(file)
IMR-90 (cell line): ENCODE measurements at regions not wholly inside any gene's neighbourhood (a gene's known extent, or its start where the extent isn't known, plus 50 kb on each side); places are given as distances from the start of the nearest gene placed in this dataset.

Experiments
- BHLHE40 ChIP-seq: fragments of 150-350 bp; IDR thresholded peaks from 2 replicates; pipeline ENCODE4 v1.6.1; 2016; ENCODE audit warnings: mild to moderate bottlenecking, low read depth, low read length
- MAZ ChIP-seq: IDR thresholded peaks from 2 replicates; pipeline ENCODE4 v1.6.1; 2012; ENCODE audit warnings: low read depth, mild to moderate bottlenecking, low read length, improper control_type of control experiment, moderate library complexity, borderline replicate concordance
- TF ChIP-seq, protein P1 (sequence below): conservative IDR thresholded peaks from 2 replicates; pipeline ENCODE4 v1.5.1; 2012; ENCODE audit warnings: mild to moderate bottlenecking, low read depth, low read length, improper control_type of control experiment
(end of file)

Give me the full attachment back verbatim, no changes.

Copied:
IMR-90 (cell line): ENCODE measurements at regions not wholly inside any gene's neighbourhood (a gene's known extent, or its start where the extent isn't known, plus 50 kb on each side); places are given as distances from the start of the nearest gene placed in this dataset.

Experiments
- BHLHE40 ChIP-seq: fragments of 150-350 bp; IDR thresholded peaks from 2 replicates; pipeline ENCODE4 v1.6.1; 2016; ENCODE audit warnings: mild to moderate bottlenecking, low read depth, low read length
- MAZ ChIP-seq: IDR thresholded peaks from 2 replicates; pipeline ENCODE4 v1.6.1; 2012; ENCODE audit warnings: low read depth, mild to moderate bottlenecking, low read length, improper control_type of control experiment, moderate library complexity, borderline replicate concordance
- TF ChIP-seq, protein P1 (sequence below): conservative IDR thresholded peaks from 2 replicates; pipeline ENCODE4 v1.5.1; 2012; ENCODE audit warnings: mild to moderate bottlenecking, low read depth, low read length, improper control_type of control experiment